Lower Rates, Higher Dollar?
Featuring Joseph Trevisani
Published on: July 15th, 2019 • Duration: 14 minutesJoseph Trevisani, senior analyst at FXStreet, reflects on Jerome Powell’s recent testimony to congress and discusses what traders should expect at the next FOMC meeting. He notes the current issues with the Phillips curve, explains how other central banks could react to a dovish Fed, and reviews why the euro should weaken by the end of the year, in this interview with Jake Merl. Filmed on July 12, 2019.
JAKE MERL: Welcome to Trade Ideas. I'm Jake Merl, sitting down with Joseph Trevisani of FXStreet. Joseph, great to have you back on the show.
JOSEPH TREVISANI: Thanks for having me.
JAKE MERL: So, today, we're going to be talking about the Fed. We just have Powell give his testimony. And we also, at the end of the month, have the FOMC meeting where they might cut rates. And so, we wanted to get your view of Powell's testimony and how you see monetary policy affecting markets in the weeks and months to come.
JOSEPH TREVISANI: The Fed is in a very interesting position. They are considering a rate move quite seriously. In fact, they have set it up so with their devotion to transparency. They don't really have a lot of choice. The markets have fully priced it in, so it's something that they need to do. The Fed is not going to want to create the market repositioning that will happen if they don't cut rates at the end of the month.
On the other hand, they don't have a very strong economic rationale, at least not one based in the United States. Traditionally, if you have an economy that's growing somewhere between 2% and 3%, that seems to be steady and stable at that level, you really wouldn't consider cutting rates. If you have inflation running somewhere between 1.5% and 2.1%, 2.2%, you also wouldn't normally consider cutting rates. If you have a very hot job market, which we do, yet there's really not overriding wage inflation, you wouldn't consider cutting rates, but the Fed is going to do this.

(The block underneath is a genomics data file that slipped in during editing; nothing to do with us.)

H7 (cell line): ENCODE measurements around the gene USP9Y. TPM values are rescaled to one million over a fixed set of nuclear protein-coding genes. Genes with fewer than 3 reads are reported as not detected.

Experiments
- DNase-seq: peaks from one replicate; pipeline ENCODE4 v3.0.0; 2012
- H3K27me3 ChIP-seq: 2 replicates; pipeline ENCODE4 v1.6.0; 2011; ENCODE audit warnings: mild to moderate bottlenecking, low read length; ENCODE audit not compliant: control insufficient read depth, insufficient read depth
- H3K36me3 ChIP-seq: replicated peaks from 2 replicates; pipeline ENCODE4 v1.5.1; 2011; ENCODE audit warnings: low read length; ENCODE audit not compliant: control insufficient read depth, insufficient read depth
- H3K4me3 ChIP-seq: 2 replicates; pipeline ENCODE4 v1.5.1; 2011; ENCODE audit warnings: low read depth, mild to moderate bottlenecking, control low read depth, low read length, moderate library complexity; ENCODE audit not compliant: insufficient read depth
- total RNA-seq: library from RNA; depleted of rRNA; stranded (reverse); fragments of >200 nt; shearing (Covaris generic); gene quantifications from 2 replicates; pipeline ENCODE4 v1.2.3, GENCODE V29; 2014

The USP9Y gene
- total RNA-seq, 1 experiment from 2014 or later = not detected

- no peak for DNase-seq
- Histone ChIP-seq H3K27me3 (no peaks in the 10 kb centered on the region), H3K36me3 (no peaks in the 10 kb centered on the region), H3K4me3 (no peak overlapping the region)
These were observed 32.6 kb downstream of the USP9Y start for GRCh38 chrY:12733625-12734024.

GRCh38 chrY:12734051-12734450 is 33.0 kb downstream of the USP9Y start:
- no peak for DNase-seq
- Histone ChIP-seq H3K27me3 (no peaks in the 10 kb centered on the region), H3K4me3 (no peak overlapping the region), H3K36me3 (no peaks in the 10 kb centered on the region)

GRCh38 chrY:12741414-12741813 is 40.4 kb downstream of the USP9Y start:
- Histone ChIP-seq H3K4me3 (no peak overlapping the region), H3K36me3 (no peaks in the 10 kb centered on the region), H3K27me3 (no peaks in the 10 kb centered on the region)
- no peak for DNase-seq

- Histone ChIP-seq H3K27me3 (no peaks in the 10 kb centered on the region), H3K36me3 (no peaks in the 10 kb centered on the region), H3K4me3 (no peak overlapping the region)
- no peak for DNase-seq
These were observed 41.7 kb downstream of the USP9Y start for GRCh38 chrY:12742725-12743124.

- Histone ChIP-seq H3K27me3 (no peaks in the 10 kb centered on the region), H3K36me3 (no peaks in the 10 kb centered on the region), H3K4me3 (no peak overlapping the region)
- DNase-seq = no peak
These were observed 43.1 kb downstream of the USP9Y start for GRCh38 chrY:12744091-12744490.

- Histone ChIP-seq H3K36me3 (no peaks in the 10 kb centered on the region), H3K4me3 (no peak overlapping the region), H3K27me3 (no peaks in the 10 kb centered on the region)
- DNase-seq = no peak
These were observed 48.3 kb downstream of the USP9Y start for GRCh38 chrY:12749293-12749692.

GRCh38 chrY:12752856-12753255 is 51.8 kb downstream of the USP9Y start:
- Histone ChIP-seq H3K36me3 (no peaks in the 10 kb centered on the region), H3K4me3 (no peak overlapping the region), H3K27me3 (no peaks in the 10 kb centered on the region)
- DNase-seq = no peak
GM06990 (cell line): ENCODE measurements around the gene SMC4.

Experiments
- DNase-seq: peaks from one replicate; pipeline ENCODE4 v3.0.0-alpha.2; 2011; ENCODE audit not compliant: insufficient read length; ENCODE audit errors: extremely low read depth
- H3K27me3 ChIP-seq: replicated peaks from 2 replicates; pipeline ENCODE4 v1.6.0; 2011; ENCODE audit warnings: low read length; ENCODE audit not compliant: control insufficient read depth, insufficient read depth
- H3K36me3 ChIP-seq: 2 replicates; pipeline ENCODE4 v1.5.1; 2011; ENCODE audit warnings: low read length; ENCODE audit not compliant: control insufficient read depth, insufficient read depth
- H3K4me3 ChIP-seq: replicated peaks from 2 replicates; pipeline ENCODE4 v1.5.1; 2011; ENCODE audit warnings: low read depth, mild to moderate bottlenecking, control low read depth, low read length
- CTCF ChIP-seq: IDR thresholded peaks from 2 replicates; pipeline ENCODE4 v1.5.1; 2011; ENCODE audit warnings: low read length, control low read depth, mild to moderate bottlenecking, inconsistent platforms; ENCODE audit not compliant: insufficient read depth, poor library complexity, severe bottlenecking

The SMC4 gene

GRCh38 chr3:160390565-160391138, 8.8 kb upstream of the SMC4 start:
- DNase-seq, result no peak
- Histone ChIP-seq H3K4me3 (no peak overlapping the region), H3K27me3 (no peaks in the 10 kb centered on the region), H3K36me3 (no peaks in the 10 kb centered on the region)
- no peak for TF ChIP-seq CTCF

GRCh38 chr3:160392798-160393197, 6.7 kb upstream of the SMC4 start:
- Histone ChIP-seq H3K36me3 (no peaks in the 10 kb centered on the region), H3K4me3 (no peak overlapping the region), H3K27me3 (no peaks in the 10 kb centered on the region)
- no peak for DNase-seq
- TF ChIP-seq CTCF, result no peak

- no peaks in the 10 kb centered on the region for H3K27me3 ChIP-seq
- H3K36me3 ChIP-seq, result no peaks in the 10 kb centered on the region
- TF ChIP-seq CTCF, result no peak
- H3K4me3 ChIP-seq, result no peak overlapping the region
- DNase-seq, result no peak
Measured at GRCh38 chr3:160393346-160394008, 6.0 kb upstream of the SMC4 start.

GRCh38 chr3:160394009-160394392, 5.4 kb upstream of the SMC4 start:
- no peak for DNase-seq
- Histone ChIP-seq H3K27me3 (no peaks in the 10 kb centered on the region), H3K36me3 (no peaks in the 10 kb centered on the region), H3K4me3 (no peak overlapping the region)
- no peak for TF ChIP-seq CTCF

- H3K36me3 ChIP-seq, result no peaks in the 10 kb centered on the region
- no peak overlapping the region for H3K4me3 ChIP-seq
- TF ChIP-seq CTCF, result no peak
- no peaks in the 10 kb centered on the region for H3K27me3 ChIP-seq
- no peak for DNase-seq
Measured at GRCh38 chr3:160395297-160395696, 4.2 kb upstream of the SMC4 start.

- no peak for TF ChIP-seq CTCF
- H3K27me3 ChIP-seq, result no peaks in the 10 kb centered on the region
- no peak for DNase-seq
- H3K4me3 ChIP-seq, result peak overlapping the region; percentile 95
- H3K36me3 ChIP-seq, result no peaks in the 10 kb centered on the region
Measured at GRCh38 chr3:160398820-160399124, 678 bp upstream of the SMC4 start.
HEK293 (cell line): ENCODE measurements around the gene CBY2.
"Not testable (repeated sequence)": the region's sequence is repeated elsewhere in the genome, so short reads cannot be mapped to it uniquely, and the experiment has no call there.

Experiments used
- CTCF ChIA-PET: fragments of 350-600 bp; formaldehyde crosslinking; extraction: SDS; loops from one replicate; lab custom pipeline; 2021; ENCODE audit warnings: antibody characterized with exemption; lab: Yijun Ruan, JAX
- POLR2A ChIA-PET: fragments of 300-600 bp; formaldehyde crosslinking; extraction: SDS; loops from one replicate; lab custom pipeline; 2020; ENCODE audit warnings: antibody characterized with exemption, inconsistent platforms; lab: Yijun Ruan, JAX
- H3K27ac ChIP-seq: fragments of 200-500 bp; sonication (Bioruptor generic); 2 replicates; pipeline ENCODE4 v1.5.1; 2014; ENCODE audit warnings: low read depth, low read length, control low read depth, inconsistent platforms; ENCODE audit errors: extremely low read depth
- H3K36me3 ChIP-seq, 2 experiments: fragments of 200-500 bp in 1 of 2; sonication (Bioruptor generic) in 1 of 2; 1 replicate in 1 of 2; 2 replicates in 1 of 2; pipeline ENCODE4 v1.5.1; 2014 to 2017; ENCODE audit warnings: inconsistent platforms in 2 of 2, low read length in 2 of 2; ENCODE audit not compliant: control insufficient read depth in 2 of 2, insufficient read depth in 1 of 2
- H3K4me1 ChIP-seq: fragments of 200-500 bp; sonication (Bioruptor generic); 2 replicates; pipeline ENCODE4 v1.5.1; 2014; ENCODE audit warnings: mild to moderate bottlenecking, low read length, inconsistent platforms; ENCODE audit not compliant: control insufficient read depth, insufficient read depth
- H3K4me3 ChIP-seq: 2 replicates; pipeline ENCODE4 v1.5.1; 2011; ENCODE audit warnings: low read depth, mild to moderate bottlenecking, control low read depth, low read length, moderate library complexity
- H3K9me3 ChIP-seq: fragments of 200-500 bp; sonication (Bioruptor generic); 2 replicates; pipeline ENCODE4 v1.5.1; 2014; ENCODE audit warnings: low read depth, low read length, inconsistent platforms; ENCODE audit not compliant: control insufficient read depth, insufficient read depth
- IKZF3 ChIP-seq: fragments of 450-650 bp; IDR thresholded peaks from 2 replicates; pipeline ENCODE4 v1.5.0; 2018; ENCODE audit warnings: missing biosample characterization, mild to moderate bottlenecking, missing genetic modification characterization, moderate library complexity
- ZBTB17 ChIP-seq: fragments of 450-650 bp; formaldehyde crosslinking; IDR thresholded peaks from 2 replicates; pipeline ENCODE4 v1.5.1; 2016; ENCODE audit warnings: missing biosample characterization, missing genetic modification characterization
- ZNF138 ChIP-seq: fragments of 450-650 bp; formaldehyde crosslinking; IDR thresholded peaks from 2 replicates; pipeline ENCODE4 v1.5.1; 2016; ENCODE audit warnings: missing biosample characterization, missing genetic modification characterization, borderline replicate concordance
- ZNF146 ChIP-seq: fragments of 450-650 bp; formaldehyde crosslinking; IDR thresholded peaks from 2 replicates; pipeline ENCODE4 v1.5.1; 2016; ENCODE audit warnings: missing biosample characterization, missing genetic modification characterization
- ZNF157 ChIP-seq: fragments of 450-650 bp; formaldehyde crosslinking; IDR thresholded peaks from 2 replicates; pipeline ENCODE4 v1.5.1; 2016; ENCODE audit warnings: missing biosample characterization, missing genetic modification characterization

So, we have to look. And I think they found a- maybe not more acceptable, but a good economic rationale, almost a socioeconomic rationale. What Mr. Powell said was that the wages were not growing really fast enough to support inflation, to drive inflation higher. And that's correct. However, wages are improving at a better rate than they have and also disposable income at a better rate than they have, at the best rate they have since the recession. And I think that's the focus, because if the expansion slows down, or stops or goes into a recession, or a mild recession, you will lose all of that wage pressure.
And as he said, a number of times, that wage pressure is benefiting classes in society that have been left out for many years. And it has a farther reach than it has before meaning to people who had not been employed or marginally employed. So, those are rather large socioeconomic benefits, ones that fit exactly in the feds mandate from Congress for full employment. So, I think the focus on that to keep the expansion going, in effect, to take out an insurance policy on the expansion is what the Fed is aiming at. And I'm pretty sure they'll do it.
JAKE MERL: But do you think rising wages will directly translate into a rising inflation?
JOSEPH TREVISANI: Well, that's another interesting thing. And I think the house testimony, the Congresswoman from New York, Miss Ocasio-Cortez, brought up the Phillips curve, which is a very accurate question. Surprisingly enough, I suppose politically, at least Larry Kudlow, the President's economic advisor preached her for it. And the idea is one which seems logical. Phillips curve dates from the 1950s, late '50s, early '60s. And it postulates that rising employment, a tighter labor market, falling unemployment, will naturally enough force employers to offer wages, higher wages. This translates over time into inflation- both wage inflation, and then of course, price inflation.
It has a seductive logic to it. It seemed makes sense. It hasn't really worked out terribly well, empirically. But now, because the- and the environment, the global environment that you're in in the 1950s and 1960s really did not have a great deal of offshoring. People didn't move their factories to Malaysia or to Indonesia or to China. So, the logic was at least domestic. Now, the global market means there's also a global competition for wages and global competition for labor.